The issue I must take with your post is about the particular question that Gingrich was asked, about his fidelity and marital arrangement. Given that he has been a longtime staunch and public advocate for respecting the sanctity of marriage between one man and one woman, as well as respect between a husband and wife, any question that points out his atrocious hypocrisy and double-standard becomes relevant. Gingrich led the charge against President Clinton during the Lewinsky ordeal, while he himself was having an affair. Then, the man who champions the "sanctity of marriage" asked his wife if she'd like to have an "open marriage" instead, allowing him to further violate that sanctity!

    I'll admit that Gingrich is probably smart enough to be President, but among the other qualities you suggest above should be honesty and integrity. His behavior, during his time as Speaker and now, have demonstrated an utter lack of these things, as well as even a modicum of respect for the American people, as he boldly looks us in the eye and blows off his hypocritical attitudes and dishonesty to his wife as irrelevant. If we were to live in a world where politicians weren't prone to such immorality, the questions you propose could rightly make up the only questions on the field, but as long as people like John Edwards, Mark Sanford and others claim to stand for one thing but behave in a completely contradictory manner, they deserve to be pressed on those issues.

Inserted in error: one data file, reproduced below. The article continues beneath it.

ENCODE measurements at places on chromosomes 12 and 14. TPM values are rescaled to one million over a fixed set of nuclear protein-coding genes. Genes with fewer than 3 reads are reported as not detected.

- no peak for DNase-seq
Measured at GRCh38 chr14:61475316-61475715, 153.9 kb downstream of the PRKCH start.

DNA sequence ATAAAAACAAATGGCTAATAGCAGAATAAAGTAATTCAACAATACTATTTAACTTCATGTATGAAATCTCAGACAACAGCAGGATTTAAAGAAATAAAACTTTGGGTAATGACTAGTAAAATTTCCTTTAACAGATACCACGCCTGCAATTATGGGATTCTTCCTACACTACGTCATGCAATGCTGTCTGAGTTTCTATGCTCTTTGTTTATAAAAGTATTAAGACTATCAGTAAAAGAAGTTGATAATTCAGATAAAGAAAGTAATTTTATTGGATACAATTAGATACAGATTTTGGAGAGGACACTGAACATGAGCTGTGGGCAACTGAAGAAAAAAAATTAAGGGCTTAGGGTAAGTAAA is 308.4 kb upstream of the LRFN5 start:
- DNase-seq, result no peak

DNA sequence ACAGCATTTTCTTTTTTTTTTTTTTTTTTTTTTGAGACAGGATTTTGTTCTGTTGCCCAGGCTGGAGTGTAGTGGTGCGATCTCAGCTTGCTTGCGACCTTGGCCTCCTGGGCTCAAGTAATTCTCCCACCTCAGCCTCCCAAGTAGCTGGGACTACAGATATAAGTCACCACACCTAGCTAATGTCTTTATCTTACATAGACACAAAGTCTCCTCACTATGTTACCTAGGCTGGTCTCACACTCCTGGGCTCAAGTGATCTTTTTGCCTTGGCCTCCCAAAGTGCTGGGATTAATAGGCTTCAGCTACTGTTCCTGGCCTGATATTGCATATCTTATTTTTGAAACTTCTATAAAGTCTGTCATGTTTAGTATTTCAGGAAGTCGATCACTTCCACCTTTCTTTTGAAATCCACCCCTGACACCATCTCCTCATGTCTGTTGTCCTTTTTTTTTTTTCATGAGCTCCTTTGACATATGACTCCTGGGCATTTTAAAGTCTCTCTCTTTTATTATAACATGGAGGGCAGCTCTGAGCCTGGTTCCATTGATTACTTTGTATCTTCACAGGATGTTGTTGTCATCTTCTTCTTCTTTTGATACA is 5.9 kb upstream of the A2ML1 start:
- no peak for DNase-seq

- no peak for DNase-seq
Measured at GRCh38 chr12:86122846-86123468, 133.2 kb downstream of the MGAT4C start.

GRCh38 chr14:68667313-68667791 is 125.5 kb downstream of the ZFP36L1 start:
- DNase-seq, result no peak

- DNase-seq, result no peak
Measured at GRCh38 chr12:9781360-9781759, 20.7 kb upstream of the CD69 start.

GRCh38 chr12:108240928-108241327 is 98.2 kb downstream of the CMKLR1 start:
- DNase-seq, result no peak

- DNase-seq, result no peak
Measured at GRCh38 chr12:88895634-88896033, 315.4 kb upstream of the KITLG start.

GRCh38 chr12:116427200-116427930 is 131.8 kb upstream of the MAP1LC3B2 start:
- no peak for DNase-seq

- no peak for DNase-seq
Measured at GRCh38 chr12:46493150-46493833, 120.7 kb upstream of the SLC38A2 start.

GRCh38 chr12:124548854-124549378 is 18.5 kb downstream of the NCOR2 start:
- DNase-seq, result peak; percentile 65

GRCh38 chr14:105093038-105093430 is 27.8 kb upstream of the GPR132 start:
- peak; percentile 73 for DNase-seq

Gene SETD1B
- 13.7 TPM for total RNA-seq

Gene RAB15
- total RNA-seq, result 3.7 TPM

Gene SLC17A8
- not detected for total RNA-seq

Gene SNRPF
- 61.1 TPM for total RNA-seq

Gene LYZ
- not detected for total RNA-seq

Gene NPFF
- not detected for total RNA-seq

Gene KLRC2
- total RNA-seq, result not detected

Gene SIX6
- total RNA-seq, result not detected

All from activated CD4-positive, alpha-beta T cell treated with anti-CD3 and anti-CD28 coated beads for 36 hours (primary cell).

Alex Shapero

  2. Alex,

    Thanks for your comment. I think you are certainly right to point to the hypocrisy and contradictions. Part of the problem though is that these politicians use these arguments not for the moral purposes they profess but as political attacks. I think many people are subject to "such immorality," as you put it. Politicians, for better or worse, are just subject to more scrutiny and prying eyes given their public personas. It doesn't mean they are less human in their frailties or should be held to a higher standard than the guy who sits down the hall from you or me. It is not so much Gingrich I wish to defend but the principle he espoused here - even if he himself hasn't stood by it in the past.

    The truth, in my opinion, is that "morality" in a broad sense should have little role in choosing our policymakers (politicians included). Morality can become very subjective and reasonable people can disagree on what is right. For me character is less important than being able to do the job properly. (I won't go so far to dismiss it completely, because obviously some aspects of one's personality influence how they can succeed at their job). This is one reason why I am uncomfortable with the "sanctity of marriage" arguments that come from some on the right. As much as I disagree with infidelity on a personal level, it doesn't necessarily preclude someone from doing a good job as a leader. We no longer attach scarlet letters to our neighbor's lapels, we shouldn't be doing it to our politicians either.

    The best, I think, is for politicians to avoid partaking in such politicking and stick to the issues - whether they are the victim or the attacker. It may a lofty, if not idealistic, goal but I think we'd be better off for it. The electorate too, I must add, has a responsibility to diminish these ad hominem campaigns. If the voter didn't jump on these issues - infidelity, tax returns, etc. - the media and politicians would be less inclined to sensationalize them.



"Reading makes a full man, meditation a profound man, discourse a clear man." - Benjamin Franklin